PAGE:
The Overcoming Believer's Life

    John 16:33, "I have told you these things, so that in me you may have peace. In this world you will have trouble. But take heart! I have
    overcome the world."

Dear reader, God wants you to live an overcoming life!  Please read the following lesson with faith, not in yourself, but in God.
The Believer's life
is an overcoming life.
Even though we will definitely have problems and personal struggles in this life, we will be able to overcome because of
Jesus. Because of Him, we have victory over the world, including sinful habits, bitterness, loneliness, guilt, fear, and discouragement.

This "Daily Maintenance" is
essential for all believers, not just beginners in hopes of becoming a new creature fashioned by the Holy Spirit.  
The proof is in what John was told to tell the church of Ephesus:  

    "I know your works, your labor, your patience, and that you cannot bear those who are evil. And you have tested those who say they are
    apostles and are not, and have found them liars; and you have persevered and have patience, and have labored for My name's sake and
    have not become weary. Nevertheless I have this against you, that you have left your first love. Remember therefore from where you
    have fallen; repent and do the first works, or else I will come to you quickly and remove your lampstand from its place unless you
    repent. But this you have, that you hate the deeds of the Nicolaitans, which I also hate. He who has an ear, let him hear what the Spirit
    says to the churches. To him who overcomes I will give to eat from the tree of life, which is in the midst of the Paradise of God.''  
    NKJ Revelation 2:2-7

The Nicolaitans were the early Gentile syncretists, who felt they could build communities of believers with the mortar of compromise or political
correctness.  These were the false teachers that crept into the church, who disguised themselves as followers of Christ – who professed to be His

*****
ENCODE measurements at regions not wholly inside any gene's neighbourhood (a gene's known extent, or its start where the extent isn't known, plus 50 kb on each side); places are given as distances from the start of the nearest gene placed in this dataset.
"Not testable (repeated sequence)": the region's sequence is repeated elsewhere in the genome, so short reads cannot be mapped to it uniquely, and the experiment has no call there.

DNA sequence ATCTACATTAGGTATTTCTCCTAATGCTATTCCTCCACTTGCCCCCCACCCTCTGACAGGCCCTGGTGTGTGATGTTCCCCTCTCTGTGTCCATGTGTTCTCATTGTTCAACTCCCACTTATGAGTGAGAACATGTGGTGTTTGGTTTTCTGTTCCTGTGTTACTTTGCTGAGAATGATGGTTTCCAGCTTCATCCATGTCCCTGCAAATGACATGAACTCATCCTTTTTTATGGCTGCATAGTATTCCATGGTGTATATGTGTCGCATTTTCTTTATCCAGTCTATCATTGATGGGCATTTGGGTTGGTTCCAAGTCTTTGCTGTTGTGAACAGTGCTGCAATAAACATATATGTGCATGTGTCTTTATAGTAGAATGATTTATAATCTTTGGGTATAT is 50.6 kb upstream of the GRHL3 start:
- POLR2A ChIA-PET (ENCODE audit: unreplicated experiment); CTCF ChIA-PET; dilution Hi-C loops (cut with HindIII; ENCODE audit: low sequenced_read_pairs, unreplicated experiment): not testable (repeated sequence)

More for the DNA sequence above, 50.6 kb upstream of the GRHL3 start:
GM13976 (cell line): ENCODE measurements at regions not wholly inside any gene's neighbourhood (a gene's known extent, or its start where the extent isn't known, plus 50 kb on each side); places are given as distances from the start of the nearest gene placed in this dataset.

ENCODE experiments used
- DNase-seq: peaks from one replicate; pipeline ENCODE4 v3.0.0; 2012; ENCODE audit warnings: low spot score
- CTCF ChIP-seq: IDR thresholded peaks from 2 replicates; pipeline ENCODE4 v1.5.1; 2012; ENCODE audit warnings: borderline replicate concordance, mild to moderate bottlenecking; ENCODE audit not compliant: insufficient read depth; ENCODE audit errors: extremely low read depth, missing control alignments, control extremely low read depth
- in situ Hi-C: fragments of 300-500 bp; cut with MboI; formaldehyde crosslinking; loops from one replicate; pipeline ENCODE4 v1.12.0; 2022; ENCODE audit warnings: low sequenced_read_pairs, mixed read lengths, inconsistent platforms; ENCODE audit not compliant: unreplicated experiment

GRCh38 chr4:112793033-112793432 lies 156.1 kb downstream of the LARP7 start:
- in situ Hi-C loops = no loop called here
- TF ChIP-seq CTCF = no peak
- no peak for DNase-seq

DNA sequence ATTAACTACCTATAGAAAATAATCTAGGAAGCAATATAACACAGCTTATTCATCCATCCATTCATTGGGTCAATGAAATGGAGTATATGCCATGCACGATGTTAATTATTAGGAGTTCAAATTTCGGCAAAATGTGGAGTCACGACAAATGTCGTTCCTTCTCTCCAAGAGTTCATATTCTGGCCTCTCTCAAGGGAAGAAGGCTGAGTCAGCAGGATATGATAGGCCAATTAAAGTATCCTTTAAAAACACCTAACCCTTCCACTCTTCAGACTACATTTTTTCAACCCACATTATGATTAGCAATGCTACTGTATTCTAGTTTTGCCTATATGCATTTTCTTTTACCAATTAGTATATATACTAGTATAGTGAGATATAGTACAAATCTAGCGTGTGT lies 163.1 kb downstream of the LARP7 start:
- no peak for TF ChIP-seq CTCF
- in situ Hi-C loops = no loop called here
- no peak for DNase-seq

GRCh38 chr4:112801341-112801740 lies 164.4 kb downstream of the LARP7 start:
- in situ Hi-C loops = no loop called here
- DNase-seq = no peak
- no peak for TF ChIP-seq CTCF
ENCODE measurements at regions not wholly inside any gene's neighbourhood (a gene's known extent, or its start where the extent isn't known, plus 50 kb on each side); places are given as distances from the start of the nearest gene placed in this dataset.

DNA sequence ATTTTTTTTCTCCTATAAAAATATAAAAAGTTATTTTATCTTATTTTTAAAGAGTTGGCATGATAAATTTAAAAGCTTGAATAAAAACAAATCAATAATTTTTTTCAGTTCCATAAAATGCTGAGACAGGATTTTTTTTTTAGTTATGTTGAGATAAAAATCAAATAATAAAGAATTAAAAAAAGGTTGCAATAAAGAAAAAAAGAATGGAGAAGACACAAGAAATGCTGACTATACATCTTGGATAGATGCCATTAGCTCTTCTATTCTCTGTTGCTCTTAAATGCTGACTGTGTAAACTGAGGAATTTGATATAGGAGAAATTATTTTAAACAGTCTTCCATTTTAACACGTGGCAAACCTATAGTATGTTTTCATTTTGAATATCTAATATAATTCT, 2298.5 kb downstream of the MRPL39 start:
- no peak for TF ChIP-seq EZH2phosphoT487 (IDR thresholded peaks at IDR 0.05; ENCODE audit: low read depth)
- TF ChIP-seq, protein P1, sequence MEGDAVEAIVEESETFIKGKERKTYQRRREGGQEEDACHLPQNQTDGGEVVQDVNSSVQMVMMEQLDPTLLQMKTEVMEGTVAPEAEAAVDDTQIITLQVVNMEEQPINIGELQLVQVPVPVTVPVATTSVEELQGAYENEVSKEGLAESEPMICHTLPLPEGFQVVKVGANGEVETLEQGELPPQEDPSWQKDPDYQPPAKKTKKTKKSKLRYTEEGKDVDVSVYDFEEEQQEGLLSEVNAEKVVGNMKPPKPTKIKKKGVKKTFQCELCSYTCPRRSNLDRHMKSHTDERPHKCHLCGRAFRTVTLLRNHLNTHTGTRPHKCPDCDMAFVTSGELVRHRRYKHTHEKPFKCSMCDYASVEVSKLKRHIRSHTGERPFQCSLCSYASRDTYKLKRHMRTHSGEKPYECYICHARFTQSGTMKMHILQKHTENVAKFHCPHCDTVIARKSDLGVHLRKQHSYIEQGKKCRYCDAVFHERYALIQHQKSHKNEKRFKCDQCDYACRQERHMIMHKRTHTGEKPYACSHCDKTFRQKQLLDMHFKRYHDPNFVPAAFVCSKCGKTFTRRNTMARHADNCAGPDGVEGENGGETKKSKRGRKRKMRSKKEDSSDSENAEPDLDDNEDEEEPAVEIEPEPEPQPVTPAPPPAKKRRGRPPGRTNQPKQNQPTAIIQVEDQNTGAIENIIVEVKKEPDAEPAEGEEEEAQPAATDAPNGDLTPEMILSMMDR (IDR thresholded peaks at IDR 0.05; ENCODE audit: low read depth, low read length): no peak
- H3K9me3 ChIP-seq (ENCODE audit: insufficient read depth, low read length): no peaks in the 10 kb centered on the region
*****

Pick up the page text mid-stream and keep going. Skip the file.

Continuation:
ministers and servants – but who led the people astray.  

Our prayer is to become "Overcomers" through the power of the Holy Spirit.  The "Overcomer's Series" is a gem written by
Tyson S from scribd.

Lesson 2 - Overcoming Trials and Temptation

    1 Corinthians 10:13, "No temptation has seized you except what is common to man. And God is faithful; he will not let you be tempted
    beyond what you can bear. But when you are tempted, he will also provide a way out so that you can stand up under it.


A mountain climber expects to encounter challenges on his way to the summit. Falling rocks, sudden storms, wild animals, extreme temperatures,
hidden crevices under the snow—all these dangers and more are expected. In addition to these outside challenges, the climber’s determination
will be tested by tiredness and hunger. Despite these difficulties, he prepares himself to conquer every obstacle until he reaches the summit. In
the same way, Christians expect trials and temptations in life, but depend on God to help us overcome.

Our sinful state

When we become Christian, all our sin is erased by the redemptive sacrifice of Jesus. When Jesus died, He redeemed us, or bought us back,
from the power and authority of Satan. However, even though we were given new spiritual life through Christ, we still live in this sinful world. Our
sinful nature is still something we have to struggle against. One day, God will bring a new heaven and new earth, and will replace our old bodies
with new glorious ones. At that time, God promises there will be no more sickness, death, or suffering of any kind. We will also not have to
struggle with sin, because God will deal with sin completely on the Day of Judgment. But until that day, as long as we live here on earth, we will
have to overcome trials and temptations.

(For reference: Hebrews 9:15, Romans 7:18-20, 1 Corinthians 15:42-44, Revelation 21:1-4, John 16:33)

Definition of trials and temptations

In the New Testament, the same Greek word (peirazo) is used for trial, test, and temptation. The basic meaning of peirazo is to test something to
determine its response, value, or character. When peirazo is used to describe external hardships allowed by God, we use the word “test” or
“trial,” but when peirazo is used to describe inner struggles with sin, we use the word “temptation.”
God tested the Israelites in the desert to know what was in their hearts, and tested Abraham’s faith by asking him to sacrifice Isaac. God allows
external hardships or difficult situations produce good qualities in us. When we face hardship, we learn to rely on God and to have faith in Him.